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President Trump’s supporters, for example, believe his promise to “Make America Great Again,” although it is unclear exactly what this entails and if it was ever true in the first place. Meanwhile, Brexiteers want to recapture Britain’s former trading and political standing. Japanese Prime Minister Shinzo Abe is seeking to reverse Japan’s economic weakness and restore its status as a first-ranked country. In France, candidates are vying for election on the basis of bringing back Les Trente Glorieuses (the 30 years of post-World War II growth).
The nostalgia is mixed with support for a “strong” leader who promises to deliver simple and painless solutions. Trump persistently argued that he alone could fix America’s problems. This parallels recent trends in post-communist Russia and Eastern Europe exemplified by the rise of President Vladimir Putin, who is admired by many including the U.S. president. The desire for strong leadership is exemplified by German Chancellor Angela Merkel’s nickname “muti” (meaning mother), symbolizing reliance.
But populist leaders and parties are unlikely to be able to bring back the past. Nationalism and protectionism may reduce, not improve, living standards because of higher import costs and lower export income as trading partners retaliate. Preventing immigration will limit access to both skilled and un-skilled workers necessary for growth. Deregulation may decrease wages, job security and workplace safety. Higher wages will make business internationally competitive and encourage automation — reducing jobs even where production is re-shored. Multi-ethnic populations may be difficult to resegregate.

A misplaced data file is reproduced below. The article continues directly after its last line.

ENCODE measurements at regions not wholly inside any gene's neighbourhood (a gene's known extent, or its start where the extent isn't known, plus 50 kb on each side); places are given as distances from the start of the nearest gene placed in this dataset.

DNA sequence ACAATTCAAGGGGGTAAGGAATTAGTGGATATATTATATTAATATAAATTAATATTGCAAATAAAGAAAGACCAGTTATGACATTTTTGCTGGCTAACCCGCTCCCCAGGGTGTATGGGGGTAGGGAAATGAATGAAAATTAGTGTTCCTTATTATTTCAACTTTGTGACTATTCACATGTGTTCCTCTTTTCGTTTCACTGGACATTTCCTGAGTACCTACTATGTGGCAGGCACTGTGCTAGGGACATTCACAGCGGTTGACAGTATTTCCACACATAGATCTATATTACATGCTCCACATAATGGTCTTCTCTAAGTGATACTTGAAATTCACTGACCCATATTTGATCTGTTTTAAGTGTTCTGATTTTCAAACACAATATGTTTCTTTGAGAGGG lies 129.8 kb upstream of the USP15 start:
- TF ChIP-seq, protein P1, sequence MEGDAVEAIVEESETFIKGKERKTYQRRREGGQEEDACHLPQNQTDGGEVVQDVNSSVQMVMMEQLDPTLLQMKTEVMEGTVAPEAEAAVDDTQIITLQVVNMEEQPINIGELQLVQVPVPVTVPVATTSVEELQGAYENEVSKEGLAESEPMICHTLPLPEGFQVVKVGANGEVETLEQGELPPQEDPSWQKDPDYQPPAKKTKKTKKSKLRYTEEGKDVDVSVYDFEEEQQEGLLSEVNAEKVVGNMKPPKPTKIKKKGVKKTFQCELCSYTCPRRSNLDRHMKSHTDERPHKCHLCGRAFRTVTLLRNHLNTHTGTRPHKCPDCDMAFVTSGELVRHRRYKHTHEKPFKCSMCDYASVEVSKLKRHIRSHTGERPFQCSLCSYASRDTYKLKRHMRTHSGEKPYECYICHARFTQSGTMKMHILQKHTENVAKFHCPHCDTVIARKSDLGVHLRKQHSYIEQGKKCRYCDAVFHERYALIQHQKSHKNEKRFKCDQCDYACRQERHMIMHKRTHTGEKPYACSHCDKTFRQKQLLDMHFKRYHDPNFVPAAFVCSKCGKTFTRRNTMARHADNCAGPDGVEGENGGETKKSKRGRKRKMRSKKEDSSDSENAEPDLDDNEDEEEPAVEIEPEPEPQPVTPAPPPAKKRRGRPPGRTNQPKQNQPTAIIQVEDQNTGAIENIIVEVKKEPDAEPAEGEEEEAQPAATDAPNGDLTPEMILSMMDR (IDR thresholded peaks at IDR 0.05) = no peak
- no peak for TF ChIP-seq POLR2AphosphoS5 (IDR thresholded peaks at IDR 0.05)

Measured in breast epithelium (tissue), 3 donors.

The inability of governments to meet such expectations may drive the next phase of the current political crisis. To date, the process has been conducted within existing institutional settings in a largely peaceful though not always dignified or polite manner. But that may change. Citizens may be tempted increasingly to turn to more extreme alternatives and methods.
The attitude of the increasingly disillusioned middle classes is crucial. In his analysis of the French Revolution, 19th-century historian Alexis de Tocqueville argued that the Revolution did not occur when conditions were harshest but when improving conditions created further expectation of progress and change. Today, the fragile middle classes in developed countries fear that their hard-won improvements are at risk.
In the 1930s, the disaffection of ordinary people who had lost their jobs, savings and hope in the Great Depression gave rise to fascism. This loss of stability caused the once-respectable middle classes, in the words of historian A.J.P. Taylor, to become “resentful . . . violent and irresponsible . . . ready to follow the first demagogic savior . . .”
Without serious and beneficial political and social change, a repeat of that history should not be discounted.
Satyajit Das is a former banker. His latest book is “The Age of Stagnation” (published internationally as “A Banquet of Consequences”). He is also the author of “Extreme Money” and “Traders, Guns & Money.”